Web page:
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Sharon spoke to the Knesset after Barak (October 30)

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Mideast peace

"We had hoped Mr. Barak would really address the real issue," Erakat told CNN. "The real issue here is ending the Israeli occupation, ending the situation of abnormality and bringing both Palestinians and Israelis toward the shores of peace."

Barak told the Knesset that Israel currently did not have a peace partner in the Palestinians and that the window to peace was closing.

"Let the Palestinians know that we were ready to allow for the realization of some of their dreams even at a heart-rending price," Barak said. "But let the Palestinians realize we too have dreams. We too have national interests that we cannot compromise -- the security of Israel, unity of Israel and our sacred values."

A two-hour meeting with Likud opposition party leader Ariel Sharon on Sunday failed to result in an emergency coalition government that might have strengthened Barak's shaky hold on power.

Talks broke down after Barak refused to allow Sharon veto power over any future Palestinian peace agreement.

Barak's 'safety net'

But Barak was helped Sunday when the ultra-Orthodox Shas party promised to aid Barak for at least a month in warding off a no-confidence vote in the parliament, or Knesset. Shas called the offer a "safety net."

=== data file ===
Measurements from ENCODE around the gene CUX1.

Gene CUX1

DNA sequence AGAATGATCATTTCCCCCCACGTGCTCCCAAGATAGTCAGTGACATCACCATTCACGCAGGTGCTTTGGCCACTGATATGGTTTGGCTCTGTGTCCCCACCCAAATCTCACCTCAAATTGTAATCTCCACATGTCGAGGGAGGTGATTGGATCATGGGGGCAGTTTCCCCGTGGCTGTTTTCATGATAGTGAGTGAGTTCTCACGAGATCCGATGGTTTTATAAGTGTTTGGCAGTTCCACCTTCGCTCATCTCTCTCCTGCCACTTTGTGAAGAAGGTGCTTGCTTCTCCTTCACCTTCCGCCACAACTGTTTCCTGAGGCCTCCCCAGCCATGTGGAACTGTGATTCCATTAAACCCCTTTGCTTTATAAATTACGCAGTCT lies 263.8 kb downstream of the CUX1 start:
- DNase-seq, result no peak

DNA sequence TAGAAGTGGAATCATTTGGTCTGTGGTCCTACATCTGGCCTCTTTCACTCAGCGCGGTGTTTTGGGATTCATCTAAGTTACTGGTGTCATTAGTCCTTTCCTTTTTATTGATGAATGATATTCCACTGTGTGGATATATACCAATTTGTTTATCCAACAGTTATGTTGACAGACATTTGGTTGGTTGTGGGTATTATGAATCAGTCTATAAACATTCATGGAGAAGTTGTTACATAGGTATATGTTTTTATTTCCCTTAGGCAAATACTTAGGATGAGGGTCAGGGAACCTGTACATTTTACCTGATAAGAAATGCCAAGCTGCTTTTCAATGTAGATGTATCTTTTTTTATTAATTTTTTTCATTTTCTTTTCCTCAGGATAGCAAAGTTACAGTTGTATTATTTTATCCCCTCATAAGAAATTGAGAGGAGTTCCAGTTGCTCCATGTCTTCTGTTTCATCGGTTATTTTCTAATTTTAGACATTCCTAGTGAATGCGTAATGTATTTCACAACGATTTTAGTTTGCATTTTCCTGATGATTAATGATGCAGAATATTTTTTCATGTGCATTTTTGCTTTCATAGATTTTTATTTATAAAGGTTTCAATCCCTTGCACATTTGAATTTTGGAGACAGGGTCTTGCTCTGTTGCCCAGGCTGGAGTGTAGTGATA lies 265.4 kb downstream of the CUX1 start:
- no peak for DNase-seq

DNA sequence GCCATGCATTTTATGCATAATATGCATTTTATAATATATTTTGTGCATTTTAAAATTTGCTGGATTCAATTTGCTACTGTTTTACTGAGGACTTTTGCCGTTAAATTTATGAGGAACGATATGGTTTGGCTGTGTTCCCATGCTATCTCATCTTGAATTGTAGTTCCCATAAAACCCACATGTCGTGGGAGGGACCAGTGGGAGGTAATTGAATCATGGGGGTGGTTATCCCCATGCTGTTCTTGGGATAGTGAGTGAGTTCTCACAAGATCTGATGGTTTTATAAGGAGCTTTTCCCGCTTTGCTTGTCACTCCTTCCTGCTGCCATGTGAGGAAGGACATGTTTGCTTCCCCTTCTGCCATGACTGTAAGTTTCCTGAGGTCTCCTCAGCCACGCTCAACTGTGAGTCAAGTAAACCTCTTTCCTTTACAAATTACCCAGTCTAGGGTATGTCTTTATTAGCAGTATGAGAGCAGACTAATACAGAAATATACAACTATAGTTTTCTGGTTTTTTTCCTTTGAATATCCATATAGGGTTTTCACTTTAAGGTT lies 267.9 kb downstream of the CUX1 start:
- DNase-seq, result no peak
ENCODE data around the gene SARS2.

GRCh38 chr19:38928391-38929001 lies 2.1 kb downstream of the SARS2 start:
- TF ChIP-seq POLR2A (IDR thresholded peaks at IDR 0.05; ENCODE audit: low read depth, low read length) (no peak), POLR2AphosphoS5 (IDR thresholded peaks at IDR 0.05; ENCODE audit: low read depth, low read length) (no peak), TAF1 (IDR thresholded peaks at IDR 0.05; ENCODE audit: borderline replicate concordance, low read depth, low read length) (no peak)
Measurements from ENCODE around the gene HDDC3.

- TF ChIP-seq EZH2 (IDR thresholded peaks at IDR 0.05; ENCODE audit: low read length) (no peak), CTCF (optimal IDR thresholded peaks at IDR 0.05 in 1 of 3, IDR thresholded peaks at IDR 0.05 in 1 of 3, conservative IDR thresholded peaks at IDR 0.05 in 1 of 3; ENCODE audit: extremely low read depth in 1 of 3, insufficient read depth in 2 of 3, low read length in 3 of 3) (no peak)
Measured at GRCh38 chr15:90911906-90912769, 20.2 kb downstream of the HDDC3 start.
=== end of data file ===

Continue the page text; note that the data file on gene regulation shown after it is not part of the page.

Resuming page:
Following Barak, on Monday, Sharon delivered an address of his own.

"In my talks with the prime minister I discovered that he's not prepared to abandon the Camp David ideas, and I cannot be a partner to such a policy," Sharon told the Knesset. "Just imagine and think how much graver our situation would be if the old city of Jerusalem were for the most part handed over to the Palestinians according to the Camp David ideas."

The Jerusalem question

The status of Jerusalem under a final Israeli-Palestinian peace agreement was one of the most contentious issues during July's failed U.S.-brokered peace talks at Camp David, Maryland. Both sides claim Jerusalem as their traditional capital.